The set L is initialized with the start node, s (step 54). The set of nodes i under consideration is then reduced to those that have a link to s and for which the delay constraint of the link (s, i), d_{si}, when added to the delay constraint of the node i, D_{i}, is less than the path constraint, D. The nodes not meeting these conditions are disregarded. For the nodes i that meet the above conditions, C_{i }is assigned the cost c_{si}, of the link (s, i) and the value s is assigned to P_{i }(step 56).
Referring again to FIG. 3, a node k is chosen from all nodes i that are not already in the set L such that C_{k }is the minimum of the C_{i}'s under consideration (step 38). Once k is determined, it is added to the set L (step 40). It is then determined whether the destination node is part of the set L (step 42). If the destination node is part of the set L, then phase II is complete. If the destination node is not part of set L, the process advances to the reevaluation stage.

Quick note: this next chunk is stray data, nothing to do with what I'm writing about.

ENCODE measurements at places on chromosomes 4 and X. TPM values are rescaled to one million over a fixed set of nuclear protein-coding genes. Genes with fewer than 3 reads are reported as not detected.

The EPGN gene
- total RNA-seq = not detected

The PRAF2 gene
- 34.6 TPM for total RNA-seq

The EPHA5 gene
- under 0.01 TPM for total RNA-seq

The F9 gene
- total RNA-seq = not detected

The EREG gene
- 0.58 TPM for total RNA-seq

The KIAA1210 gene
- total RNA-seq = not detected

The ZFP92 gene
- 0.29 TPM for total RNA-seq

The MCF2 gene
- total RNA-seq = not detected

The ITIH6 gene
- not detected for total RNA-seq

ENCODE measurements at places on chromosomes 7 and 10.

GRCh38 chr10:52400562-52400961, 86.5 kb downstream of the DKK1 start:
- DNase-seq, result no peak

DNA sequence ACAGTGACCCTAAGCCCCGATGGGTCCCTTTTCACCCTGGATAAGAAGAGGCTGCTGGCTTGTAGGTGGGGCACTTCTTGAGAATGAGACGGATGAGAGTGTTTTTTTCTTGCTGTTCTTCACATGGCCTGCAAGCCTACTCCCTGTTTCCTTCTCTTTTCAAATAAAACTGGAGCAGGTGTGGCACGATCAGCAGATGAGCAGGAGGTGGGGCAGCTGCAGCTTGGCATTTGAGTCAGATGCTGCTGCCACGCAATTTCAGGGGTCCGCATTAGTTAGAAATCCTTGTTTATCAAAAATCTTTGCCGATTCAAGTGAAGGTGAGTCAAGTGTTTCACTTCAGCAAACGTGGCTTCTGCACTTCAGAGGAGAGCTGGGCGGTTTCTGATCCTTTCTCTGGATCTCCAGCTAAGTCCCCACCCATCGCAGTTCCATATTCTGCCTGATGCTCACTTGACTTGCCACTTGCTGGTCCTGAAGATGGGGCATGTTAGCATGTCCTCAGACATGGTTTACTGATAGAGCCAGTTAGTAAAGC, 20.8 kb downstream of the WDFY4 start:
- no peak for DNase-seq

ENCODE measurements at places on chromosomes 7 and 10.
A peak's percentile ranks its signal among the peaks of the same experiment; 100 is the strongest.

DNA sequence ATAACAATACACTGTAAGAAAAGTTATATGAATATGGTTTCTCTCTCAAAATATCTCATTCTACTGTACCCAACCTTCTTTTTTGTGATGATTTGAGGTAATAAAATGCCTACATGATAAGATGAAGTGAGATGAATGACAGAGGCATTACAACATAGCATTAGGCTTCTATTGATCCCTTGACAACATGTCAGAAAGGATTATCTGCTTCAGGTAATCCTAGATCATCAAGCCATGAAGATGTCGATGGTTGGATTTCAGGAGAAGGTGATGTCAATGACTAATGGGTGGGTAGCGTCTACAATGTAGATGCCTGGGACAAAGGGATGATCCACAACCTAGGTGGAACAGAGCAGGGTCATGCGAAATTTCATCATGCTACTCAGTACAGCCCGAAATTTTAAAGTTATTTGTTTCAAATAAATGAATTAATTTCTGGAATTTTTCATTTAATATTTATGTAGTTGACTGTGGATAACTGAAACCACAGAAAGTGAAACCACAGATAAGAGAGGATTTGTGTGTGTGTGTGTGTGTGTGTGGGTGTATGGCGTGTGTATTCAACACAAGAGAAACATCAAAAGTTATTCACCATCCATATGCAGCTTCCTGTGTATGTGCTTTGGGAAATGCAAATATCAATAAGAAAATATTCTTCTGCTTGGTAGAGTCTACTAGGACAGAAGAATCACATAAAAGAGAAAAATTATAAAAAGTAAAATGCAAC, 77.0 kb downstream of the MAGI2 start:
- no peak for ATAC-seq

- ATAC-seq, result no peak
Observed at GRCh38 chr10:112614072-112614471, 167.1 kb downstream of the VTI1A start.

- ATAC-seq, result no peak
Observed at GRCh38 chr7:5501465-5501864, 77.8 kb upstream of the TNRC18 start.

FIG. 5 illustrates, in a flow diagram, the steps involved in the reevaluation stage. Each node i which has a link to the most recently chosen node, k, and is not already in the set L, is tested regarding three criteria (step 62) to determine whether to reassign the values (P_{i}, C_{i}). First, the value C_{i }is compared with the sum of the cost associated with the node most recently added to set L, C_{k}, and the cost of the link (k, i), c_{ki}. If the extension of the path so far established to node i has a higher cost than is already assigned to node i, reevaluation is not beneficial. Secondly, a sum of S_{k }(the sum of the link delays from the source node up to node k along a path defined by the predecessor node assignments linking node k with node s), d_{ki }(the delay of link (k, i)) and D_{i }(the constraint associated with a node i) must not exceed the path constraint, D. This eliminates from reevaluation any node whose choice as next node in the path would cause the path delay to exceed the path constraint. Thirdly, the delay constraint of a node i, D_{i}, is compared with the delay constraint of node k, D_{k }(step 64). This last comparison is used to maintain a trend of decreasing delay constraints for reasons explained hereafter. In the event that C_{i }is greater than the sum of C_{k }and c_{ki}, the sum of delays S_{k}, d_{ki }and D_{i }does not exceed D, and D_{i }is less than D_{k }then the value of C_{i }is reassigned to be the sum of C_{k }and C_{ki}. As well, P_{i }is assigned the value k (step 66). If one of the three conditions is not met, the process continues without changing the value of C_{i }or P_{i}. It will be appreciated that reassigning the value of P_{i }has the effect of including the link from k to i in a spanning tree of paths that meet the path delay constraints while minimizing cost.